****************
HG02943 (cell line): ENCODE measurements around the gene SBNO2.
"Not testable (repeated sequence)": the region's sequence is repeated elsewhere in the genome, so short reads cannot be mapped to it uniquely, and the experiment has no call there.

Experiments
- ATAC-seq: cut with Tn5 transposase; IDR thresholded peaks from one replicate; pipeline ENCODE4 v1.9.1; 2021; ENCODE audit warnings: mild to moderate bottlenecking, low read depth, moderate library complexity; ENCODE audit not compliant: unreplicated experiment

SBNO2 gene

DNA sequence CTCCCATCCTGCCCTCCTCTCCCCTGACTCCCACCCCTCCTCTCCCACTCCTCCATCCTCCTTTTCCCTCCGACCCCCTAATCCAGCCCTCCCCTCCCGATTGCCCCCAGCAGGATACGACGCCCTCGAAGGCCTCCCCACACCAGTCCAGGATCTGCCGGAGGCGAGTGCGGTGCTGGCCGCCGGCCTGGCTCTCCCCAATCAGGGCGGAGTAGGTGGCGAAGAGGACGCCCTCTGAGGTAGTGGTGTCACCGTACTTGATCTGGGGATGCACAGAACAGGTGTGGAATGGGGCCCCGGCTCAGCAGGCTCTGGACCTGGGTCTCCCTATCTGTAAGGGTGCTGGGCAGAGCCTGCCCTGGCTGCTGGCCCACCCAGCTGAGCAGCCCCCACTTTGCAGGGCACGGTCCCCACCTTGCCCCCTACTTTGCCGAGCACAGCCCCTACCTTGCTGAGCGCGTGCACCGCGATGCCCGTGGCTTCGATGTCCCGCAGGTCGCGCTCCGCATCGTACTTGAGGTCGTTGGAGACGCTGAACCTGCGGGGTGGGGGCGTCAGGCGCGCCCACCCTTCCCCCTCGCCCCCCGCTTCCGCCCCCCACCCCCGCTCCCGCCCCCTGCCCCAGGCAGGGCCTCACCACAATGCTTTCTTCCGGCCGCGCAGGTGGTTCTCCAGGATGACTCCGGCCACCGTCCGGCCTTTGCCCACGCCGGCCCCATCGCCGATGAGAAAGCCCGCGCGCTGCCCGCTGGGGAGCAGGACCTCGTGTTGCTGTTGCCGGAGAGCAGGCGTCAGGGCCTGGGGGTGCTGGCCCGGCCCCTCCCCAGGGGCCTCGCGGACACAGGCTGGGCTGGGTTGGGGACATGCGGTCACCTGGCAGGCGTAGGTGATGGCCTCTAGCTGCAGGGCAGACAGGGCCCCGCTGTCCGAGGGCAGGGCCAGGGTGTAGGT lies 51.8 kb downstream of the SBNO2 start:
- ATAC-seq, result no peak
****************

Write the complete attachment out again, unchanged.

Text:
HG02943 (cell line): ENCODE measurements around the gene SBNO2.
"Not testable (repeated sequence)": the region's sequence is repeated elsewhere in the genome, so short reads cannot be mapped to it uniquely, and the experiment has no call there.

Experiments
- ATAC-seq: cut with Tn5 transposase; IDR thresholded peaks from one replicate; pipeline ENCODE4 v1.9.1; 2021; ENCODE audit warnings: mild to moderate bottlenecking, low read depth, moderate library complexity; ENCODE audit not compliant: unreplicated experiment

SBNO2 gene

DNA sequence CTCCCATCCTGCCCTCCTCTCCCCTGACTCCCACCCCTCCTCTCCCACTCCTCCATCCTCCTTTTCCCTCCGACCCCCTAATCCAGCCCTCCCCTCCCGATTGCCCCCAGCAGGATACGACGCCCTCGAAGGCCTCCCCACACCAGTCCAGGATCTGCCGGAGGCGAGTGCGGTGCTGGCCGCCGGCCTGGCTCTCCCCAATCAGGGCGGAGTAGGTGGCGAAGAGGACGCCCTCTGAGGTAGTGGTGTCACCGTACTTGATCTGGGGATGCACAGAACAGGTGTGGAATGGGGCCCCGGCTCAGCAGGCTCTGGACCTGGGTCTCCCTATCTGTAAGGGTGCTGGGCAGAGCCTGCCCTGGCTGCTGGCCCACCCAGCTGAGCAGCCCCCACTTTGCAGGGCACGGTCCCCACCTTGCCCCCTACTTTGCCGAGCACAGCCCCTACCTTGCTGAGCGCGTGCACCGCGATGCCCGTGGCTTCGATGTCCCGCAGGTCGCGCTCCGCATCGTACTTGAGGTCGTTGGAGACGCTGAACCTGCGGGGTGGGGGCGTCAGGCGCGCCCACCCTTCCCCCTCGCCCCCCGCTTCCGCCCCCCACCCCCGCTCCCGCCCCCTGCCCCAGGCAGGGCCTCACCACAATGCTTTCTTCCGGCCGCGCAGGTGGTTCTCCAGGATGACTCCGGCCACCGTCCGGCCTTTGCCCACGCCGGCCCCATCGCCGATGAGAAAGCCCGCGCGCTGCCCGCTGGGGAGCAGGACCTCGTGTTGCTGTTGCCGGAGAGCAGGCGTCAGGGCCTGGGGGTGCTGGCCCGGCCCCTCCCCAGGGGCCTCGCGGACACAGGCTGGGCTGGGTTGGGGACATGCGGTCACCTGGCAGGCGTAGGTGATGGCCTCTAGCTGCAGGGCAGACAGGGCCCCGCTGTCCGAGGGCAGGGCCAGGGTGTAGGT lies 51.8 kb downstream of the SBNO2 start:
- ATAC-seq, result no peak